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SOMERSET: Cannington planning inquiry

SOMERSET: Cannington planning inquiry

CREDIT: Gladman

Residents of a Somerset village have lambasted “ludicrous” plans for more than 150 new homes at the start of a planning inquiry.

Gladman Developments applied in September 2019 to build 165 houses north of the A39 in Cannington, near the Hinkley Point C park and ride facility.

Sedgemoor District Council turned down the outline plans in May 2020, prompting the Congleton-based developer to lodge an appeal with the Planning Inspectorate and a public inquiry being called.

The virtual inquiry got under way on Tuesday morning (November 2), with numerous residents arguing the new homes would compromise pedestrians’ safety and lead to increased congestion.

The proposed development site lies between Oak Tree Way and the park and ride site, just south of the village’s health centre.

Rather than surround the park and ride site entirely, much of the site’s northern edge will be dominated by communal green space near the Cannington Brook, with access being from Oak Tree Way.

The plans were refused by the council’s planning officers under their delegated powers on three counts:

  • Oak Tree Way would be “insufficient to serve as a means of access” due to the “restricted width and poor alignment” of the existing roads
  • Since only one access route is proposed, there would be “limited accessibility” for paramedics and emergency vehicles
  • The proposed layout would lead to more on-street parking and therefore “an increase in conflict between vehicles and pedestrians”

Planning inspector Hollie Nicholls heard from a number of residents of Oak Tree Way and the surrounding residential streets, all of whom raised serious concerns about the proposals.

Chris Putt described Gladman’s application as “woolly”, and said that any emergency access from Denman’s Lane would be “a poor choice”.

He added: “There is overwhelming local opposition to this application. We are not opposing this because of nimbyism – we are opposing it for one reason: the ill-conceived access arrangements.

“At busy times, the Browning Road intersection gets congested very quickly, with vehicles mounting pavements. It is not uncommon to see near-misses because drivers have no line of sight through the bends.

“The estate is a nice place to live – you can bring up your kids here and go cycling. This has been achieved by foresight.

“There will be a foreseeable detrimental affect on our community if these homes are approved.”

Amie Hall, who lives on Oak Tree Way itself, works in the village as a hairdresser and is the mother of three children.

She said: “Our children play out in the street – I don’t want them in on the Xbox all the time. I’ve seen an increase in delivery drivers during the pandemic.

“I invite anyone to come and sit in my living room for an hour – you’ll see the proposed access is ludicrous.

“With 165 homes, and everyone having two cars, there’s an accident waiting to happen on the Browning Road junction.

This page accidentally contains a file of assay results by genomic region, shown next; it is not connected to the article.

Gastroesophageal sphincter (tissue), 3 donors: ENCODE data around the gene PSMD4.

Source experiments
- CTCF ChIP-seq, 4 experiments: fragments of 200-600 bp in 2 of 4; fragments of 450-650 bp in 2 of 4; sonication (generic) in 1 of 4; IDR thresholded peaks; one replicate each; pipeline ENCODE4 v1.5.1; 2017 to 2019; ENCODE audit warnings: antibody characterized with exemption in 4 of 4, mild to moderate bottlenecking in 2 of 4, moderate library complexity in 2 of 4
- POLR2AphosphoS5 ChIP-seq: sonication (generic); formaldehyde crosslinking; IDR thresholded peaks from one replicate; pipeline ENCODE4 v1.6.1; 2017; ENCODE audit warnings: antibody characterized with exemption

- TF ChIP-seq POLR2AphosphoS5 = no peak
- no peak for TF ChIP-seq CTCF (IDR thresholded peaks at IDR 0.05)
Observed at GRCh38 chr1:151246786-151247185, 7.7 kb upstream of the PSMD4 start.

“I just don’t see that it’s an appropriate place to have access.”

Philip Daniels, who lives on the same street, raised concerns about traffic levels, in light of both the construction period and the approval of other new homes in the local area.

He said: “We’re talking 20 30-tonne lorries, seven days a week for two years – that is a substantial amount of traffic.

“The village’s views are not being taken into account. It’s not just 165 houses – we have another 70 houses which have already been approved.”

Crest Nicholson South West was awarded permission in April to build 73 new properties on the A39 Main Road, east of the existing roundabout at the southern end of the village.

The council’s Local Plan – which allocates sites across the district for housing and employment – stipulates that developers must “provide safe access to roads of adequate standard within the route hierarchy”.

But while the district council can request this from a developer, it is ultimately Somerset County Council as the highways authority which determines whether the agreed standards are being met.

David Stoddart, representing Gladman, argued the county council’s standards were “highly prescriptive” and said the planned access would easily suffice.

He said: “We see no reason why 4.8m wide isn’t a suitable starting point for residential streets.

“We have an existing street layout which has been in place since the 1990s, and there’s not been a single accident reported.

“The site does provide two points of access for pedestrians, cyclists and public transport users. It’s also well-connected to the local rights of way network.

“Providing a second vehicular access would be detrimental to pedestrians and cyclists.”

Carl Brinkman, the county council’s principal planning liaison officer, responded that the proposed access represented “a backwards step”.

Ms Nicholls visited the site on Saturday morning (October 30), and indicated she would undertake a further informal visit at a time of her choosing after the public hearings had concluded.

Words:  Daniel Mumby, Local Democracy Reporter


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